Studies on Muscle-Tone, With Special Reference to Anaesthesia and Specific Relaxant Drugs

Brown, Robert Cecil (1954) Studies on Muscle-Tone, With Special Reference to Anaesthesia and Specific Relaxant Drugs. MD thesis, University of Glasgow.

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A brief historical survey of the concept of muscle-tone is given. Muscle-tone is defined as: "the capacity of a muscle to resist extension," An instrument, the Tonometer, working on the "hardness" principle, is described and assessed. It is shown to provide an effective measure of differences in muscle-tone. It is further shown that measures of tone based on "hardness" and based on "resistance to extension" may, under limited conditions, give equivalent results. Clinical work is described in which the effect on muscle-tone of ether anaesthesia and of resaxants is assessed by the Tonometer. It is found that the increase in tone common in second stage anaesthesia may persist into the first plane of the third stage. No decrease in tone below the level in the relaxed conscious patient was shown to occur with anaesthesia. (Objects (1) and (3), page 1). No decrease in tone below the level found in the relaxed, conscious patient was shown to occur with relaxants. (Objects (2) and (3), page 1). It is concluded that the purpose both of anaesthesia and of relaxant drugs is, not the obtaining of muscular relaxation, but its maintenance by preventing reflex increases in tone. Part 2 of the thesis is devoted to a consideration of the effects of relaxants and the way in which reflex increases in tone are prevented. This is an expansion of object (2). As relaxants produce no decrease in muscle-tone beyond that found in the relaxed conscious patient, the activity of the drugs was judged by the effect on the tendon-jerks; the effect on the response to stimulation of peripheral nerves; and by the presence or absence of conditions satisfactory for upper abdominal surgery. It is shown that tendon-jerks are gradually abolished under the influence of relaxants. When d-tubocurarine or gallamine are used, abdominal protective reflexes may be abolished while the tendon-jerks are still present. (stage of Bremer). This is not true in the case of decamethoniura. Relaxation satisfactory for upper abdominal surgery may begin while the threshold for response to stimulation of the ulnar nerve is unaltered, or is even temporarily lowered, and while both hand and abdominal muscles can still maintain an imposed tetanus. It is concluded that the peripheral blocking action of d-tubocurarine and gallamine is not sufficient to explain the abolishing of protective reflexes by these drugs, but no site is assigned for any central action which might be responsible for this effect.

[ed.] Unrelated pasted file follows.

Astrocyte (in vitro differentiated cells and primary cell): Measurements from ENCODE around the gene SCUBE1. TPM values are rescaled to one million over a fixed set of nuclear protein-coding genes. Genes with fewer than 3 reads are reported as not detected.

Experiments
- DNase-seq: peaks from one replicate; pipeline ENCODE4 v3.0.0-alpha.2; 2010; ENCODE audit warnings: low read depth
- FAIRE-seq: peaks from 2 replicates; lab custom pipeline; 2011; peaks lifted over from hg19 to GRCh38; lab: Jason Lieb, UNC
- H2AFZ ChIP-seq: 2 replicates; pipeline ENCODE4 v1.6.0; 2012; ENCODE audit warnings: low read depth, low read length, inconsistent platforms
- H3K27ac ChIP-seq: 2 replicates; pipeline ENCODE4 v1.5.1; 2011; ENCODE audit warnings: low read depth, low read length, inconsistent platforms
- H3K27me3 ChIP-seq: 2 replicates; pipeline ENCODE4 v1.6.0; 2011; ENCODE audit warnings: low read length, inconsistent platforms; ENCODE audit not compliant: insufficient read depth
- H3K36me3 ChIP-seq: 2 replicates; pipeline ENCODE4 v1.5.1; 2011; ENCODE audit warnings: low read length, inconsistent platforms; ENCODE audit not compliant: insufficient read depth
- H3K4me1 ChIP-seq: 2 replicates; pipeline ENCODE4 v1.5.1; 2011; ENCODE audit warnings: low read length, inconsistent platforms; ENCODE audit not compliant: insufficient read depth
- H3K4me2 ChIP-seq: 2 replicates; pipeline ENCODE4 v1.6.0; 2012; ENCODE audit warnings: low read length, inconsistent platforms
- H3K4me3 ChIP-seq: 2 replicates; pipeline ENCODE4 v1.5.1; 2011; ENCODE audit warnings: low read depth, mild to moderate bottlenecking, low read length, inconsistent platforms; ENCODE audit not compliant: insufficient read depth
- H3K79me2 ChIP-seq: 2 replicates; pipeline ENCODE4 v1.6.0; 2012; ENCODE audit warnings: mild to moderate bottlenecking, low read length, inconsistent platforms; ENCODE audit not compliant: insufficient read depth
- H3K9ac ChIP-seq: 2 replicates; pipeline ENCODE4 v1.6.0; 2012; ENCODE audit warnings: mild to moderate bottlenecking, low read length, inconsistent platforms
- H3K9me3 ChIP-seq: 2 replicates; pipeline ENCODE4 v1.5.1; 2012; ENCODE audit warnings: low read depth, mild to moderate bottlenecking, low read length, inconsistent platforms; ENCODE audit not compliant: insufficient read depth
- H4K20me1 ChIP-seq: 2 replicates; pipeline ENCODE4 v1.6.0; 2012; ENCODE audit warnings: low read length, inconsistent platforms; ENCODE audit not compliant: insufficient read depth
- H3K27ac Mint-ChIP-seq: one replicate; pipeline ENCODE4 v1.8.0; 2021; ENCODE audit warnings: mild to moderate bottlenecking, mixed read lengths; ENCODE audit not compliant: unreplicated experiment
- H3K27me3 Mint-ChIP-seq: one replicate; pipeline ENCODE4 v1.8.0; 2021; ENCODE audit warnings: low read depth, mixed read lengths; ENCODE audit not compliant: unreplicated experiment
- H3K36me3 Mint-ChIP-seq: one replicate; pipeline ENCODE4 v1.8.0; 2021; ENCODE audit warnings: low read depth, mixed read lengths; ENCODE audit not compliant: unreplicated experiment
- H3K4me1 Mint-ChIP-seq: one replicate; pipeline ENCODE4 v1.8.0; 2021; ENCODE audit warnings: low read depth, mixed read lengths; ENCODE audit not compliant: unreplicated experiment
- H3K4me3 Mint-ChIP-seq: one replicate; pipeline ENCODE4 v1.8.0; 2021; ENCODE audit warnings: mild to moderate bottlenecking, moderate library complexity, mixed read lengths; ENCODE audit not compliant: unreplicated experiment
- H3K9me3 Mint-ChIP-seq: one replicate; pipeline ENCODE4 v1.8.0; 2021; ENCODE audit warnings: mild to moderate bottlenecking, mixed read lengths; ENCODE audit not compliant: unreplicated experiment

Item Type: Thesis (MD)
Qualification Level: Doctoral
Keywords: Medicine, Pharmacology
Date of Award: 1954
Depositing User: Enlighten Team
Unique ID: glathesis:1954-78955
Copyright: Copyright of this thesis is held by the author.
Date Deposited: 28 Feb 2020 12:09
Last Modified: 28 Feb 2020 12:09

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